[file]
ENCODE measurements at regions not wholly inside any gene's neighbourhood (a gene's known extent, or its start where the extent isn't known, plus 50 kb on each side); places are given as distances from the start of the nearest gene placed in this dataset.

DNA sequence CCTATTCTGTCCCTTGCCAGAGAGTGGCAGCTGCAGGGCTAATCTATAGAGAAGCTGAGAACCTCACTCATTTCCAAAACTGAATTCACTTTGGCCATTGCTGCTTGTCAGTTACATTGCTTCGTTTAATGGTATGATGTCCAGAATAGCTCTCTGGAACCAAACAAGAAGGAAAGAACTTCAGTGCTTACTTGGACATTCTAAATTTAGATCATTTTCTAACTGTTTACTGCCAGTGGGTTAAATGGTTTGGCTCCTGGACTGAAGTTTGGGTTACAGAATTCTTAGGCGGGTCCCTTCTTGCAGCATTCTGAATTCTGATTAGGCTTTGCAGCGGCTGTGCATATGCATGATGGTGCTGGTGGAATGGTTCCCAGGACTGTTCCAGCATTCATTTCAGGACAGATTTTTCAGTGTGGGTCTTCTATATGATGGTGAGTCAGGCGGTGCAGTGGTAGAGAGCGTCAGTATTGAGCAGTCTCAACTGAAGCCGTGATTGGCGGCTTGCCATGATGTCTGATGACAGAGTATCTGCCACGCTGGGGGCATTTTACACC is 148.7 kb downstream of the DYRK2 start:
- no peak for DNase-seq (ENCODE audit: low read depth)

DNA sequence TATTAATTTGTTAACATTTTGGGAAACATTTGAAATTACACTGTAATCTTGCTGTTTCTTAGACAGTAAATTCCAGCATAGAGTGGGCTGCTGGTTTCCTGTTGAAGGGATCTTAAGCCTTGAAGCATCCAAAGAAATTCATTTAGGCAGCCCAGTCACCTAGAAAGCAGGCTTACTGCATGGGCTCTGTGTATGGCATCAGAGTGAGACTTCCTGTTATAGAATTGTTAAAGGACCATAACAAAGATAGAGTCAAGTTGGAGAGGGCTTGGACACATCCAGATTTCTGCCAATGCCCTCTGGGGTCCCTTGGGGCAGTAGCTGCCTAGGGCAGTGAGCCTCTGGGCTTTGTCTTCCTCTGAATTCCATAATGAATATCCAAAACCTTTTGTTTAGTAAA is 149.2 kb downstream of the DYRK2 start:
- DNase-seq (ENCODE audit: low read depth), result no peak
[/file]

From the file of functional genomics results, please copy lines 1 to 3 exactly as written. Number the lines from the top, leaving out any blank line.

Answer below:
ENCODE measurements at regions not wholly inside any gene's neighbourhood (a gene's known extent, or its start where the extent isn't known, plus 50 kb on each side); places are given as distances from the start of the nearest gene placed in this dataset.

DNA sequence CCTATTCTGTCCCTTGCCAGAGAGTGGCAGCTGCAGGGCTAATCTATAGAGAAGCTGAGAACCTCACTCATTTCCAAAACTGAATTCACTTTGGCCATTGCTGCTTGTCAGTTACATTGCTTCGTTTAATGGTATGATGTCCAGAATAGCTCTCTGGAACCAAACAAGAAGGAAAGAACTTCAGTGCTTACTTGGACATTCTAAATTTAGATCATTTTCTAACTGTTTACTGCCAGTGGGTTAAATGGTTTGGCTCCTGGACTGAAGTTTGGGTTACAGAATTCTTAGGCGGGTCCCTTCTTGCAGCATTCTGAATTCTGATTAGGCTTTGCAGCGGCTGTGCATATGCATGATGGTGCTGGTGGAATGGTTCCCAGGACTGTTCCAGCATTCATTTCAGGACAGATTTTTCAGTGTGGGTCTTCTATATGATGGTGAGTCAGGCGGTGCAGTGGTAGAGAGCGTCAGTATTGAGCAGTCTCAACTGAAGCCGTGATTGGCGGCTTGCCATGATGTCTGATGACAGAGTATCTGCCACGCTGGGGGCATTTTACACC is 148.7 kb downstream of the DYRK2 start:
- no peak for DNase-seq (ENCODE audit: low read depth)